• New photography collective BRWN is trying to fix the lack of racial diversity in stock images. (BRWN Stock Imaging / Instagram.)Source: BRWN Stock Imaging / Instagram.
New Atlanta photography company BRWN launched last week to enormous praise from people who'd been waiting for their exact product: stock imagery that features people of colour.
Chloe Sargeant

3 Jul 2017 - 1:47 PM  UPDATED 3 Jul 2017 - 2:22 PM

If you're looking for an industry that has excellent, ethical representation of people of various races and ethnicities, the world of stock photos is probably not the answer you're looking for. 

It's pretty hard to miss that the people most often featured in stock images - professional photographs of common circumstances that are often used in advertising or the media - are overwhelmingly white.

Due to the vast under-representation of people of colour in stock image galleries, those browsing for an image to accompany their story, book or advert, are far more likely to choose an image featuring white people. This therefore further drives the under-representation of people of colour in the ads and imagery we all see around us in our day-to-day life. 

However, a new service recently began in the US to combat this.

BRWN Stock Imaging launched only last week, but have already gone viral due to the enormous amount of thankful responses they've received from people who had been ardently wishing for more black and brown people in the ads and articles we see every day.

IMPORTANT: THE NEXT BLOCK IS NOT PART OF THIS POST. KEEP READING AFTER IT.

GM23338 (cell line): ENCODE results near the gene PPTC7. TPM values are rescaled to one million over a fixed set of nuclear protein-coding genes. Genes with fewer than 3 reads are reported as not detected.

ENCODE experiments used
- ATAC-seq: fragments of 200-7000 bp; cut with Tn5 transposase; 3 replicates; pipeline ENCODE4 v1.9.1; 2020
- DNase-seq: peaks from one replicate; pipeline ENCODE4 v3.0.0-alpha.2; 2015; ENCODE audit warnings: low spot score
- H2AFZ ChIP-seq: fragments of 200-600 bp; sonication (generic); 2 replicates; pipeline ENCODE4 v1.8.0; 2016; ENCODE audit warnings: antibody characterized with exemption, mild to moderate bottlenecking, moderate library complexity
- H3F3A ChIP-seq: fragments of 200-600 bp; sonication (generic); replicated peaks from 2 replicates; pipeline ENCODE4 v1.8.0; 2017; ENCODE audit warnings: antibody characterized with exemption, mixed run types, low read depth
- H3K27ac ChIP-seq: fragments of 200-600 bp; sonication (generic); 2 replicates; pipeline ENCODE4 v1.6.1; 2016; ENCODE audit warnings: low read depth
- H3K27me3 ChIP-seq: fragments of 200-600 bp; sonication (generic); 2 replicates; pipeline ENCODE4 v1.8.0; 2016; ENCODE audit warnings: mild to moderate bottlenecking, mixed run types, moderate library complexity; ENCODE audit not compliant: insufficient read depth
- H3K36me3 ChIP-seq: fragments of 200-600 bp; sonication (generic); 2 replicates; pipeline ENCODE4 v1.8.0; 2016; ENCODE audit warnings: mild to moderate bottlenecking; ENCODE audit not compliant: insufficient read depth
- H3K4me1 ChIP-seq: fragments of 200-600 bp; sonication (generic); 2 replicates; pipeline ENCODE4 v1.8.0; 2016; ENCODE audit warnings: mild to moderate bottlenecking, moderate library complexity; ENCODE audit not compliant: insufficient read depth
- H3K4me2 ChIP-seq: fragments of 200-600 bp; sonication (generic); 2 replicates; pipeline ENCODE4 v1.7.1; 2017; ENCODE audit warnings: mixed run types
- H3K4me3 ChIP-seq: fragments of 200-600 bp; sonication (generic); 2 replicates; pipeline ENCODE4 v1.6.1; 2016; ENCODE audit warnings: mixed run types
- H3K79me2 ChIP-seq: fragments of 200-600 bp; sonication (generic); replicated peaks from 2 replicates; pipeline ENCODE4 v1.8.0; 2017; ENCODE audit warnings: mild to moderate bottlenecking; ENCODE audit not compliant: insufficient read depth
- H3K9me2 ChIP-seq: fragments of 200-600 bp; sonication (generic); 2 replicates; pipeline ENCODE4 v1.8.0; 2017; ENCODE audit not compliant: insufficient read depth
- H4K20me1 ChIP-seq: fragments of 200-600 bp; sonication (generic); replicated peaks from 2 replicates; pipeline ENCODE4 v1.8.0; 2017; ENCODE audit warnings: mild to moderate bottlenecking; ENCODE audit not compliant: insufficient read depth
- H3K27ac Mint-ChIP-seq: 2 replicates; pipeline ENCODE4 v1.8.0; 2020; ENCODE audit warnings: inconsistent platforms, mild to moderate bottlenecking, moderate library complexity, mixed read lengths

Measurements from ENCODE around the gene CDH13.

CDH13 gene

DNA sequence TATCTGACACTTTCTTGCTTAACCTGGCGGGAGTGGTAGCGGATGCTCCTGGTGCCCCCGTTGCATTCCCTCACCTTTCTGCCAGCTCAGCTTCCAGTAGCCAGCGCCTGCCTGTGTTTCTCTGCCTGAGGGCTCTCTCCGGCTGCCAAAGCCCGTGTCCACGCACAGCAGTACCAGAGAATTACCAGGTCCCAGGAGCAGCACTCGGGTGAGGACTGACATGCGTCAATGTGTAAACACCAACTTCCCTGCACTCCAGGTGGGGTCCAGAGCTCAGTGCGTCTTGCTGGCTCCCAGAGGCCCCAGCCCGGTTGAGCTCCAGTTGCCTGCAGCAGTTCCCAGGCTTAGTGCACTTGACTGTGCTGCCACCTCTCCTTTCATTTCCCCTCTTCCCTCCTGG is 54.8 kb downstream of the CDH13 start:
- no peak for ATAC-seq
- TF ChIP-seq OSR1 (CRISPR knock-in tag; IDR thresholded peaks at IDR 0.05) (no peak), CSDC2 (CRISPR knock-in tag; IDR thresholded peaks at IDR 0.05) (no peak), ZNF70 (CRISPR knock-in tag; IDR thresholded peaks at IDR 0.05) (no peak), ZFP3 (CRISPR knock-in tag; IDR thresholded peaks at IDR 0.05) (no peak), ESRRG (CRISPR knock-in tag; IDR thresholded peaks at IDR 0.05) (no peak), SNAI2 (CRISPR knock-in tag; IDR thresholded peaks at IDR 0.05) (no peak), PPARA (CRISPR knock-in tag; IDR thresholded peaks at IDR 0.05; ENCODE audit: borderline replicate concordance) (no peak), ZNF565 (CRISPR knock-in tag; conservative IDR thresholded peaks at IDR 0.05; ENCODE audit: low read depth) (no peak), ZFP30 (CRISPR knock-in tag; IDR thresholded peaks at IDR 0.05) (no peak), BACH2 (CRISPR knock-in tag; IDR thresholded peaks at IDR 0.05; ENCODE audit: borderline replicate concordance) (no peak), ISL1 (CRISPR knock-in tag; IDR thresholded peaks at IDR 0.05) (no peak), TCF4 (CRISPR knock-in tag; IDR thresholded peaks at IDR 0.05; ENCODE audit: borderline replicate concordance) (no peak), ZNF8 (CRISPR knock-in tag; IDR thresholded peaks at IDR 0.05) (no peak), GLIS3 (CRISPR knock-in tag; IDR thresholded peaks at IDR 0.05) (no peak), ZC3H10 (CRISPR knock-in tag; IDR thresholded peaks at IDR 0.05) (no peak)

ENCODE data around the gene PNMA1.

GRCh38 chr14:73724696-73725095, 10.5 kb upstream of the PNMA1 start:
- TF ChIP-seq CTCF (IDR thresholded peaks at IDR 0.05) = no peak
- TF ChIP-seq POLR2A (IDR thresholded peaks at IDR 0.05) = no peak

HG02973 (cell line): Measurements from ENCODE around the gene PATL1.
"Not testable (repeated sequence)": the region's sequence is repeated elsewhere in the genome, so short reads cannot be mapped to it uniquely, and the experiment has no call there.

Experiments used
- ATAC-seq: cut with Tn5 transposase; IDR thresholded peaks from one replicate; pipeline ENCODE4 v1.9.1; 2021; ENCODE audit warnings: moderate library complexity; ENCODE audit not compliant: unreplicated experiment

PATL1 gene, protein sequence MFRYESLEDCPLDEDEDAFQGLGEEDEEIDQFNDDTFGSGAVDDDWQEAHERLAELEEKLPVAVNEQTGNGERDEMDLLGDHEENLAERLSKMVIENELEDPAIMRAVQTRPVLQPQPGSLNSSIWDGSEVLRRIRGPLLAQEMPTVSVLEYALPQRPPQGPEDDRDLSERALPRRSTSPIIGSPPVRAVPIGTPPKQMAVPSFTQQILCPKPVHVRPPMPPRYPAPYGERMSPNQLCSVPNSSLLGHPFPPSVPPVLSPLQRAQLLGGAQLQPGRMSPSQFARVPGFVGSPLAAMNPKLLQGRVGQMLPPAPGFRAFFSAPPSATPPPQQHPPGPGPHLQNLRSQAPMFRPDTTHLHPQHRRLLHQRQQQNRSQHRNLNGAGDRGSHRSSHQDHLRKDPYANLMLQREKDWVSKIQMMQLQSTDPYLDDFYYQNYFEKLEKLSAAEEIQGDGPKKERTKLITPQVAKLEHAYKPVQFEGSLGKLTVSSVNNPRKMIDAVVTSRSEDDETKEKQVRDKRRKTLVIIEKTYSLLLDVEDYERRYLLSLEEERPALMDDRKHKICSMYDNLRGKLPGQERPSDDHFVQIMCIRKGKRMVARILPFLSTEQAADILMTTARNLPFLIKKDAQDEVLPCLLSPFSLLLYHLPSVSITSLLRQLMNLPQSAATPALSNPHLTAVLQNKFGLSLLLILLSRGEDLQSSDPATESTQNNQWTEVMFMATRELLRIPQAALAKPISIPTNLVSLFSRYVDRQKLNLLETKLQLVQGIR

Founder Porsha Antalan and brand strategist Mahogany Brown spoke to AJ+, saying that stock images of black people experiencing everyday situations like eating dinner, going to work, travelling, or showing affection were difficult to find - so they decided to fix it.

"It's not just about us," said Antalan. "There's other sites out there just like us. But I was surprised that a lot of people just don't know [about them].

"We have to create our own opportunities. We can do this, you know? Don't wait around for other people. Go ahead and make your move."

"We have to create our own opportunities. We can do this, you know? Don't wait around for other people. Go ahead and make your move."

Despite the company only launching on June 26, the company has received overwhelming support on Twitter. 

Supporters are already requesting particular photos that they have needed in the past, and have been unable to find - one major example being black same-sex couples. 

'I just wanted to be represented', teen creator of the headscarf emoji says
Rayouf Alhumedhi spent her school holidays creating this new emoji.
Yirrkala model to represent NT in Miss World Australia
Magnolia Maymuru, a Yolngu woman, is flying the flag for the Northern Territory and representing her state in Miss World Australia.
Screen Australia is going to study diversity representation on Aussie TV
Enemies of diversity, your reign is about to come to an end.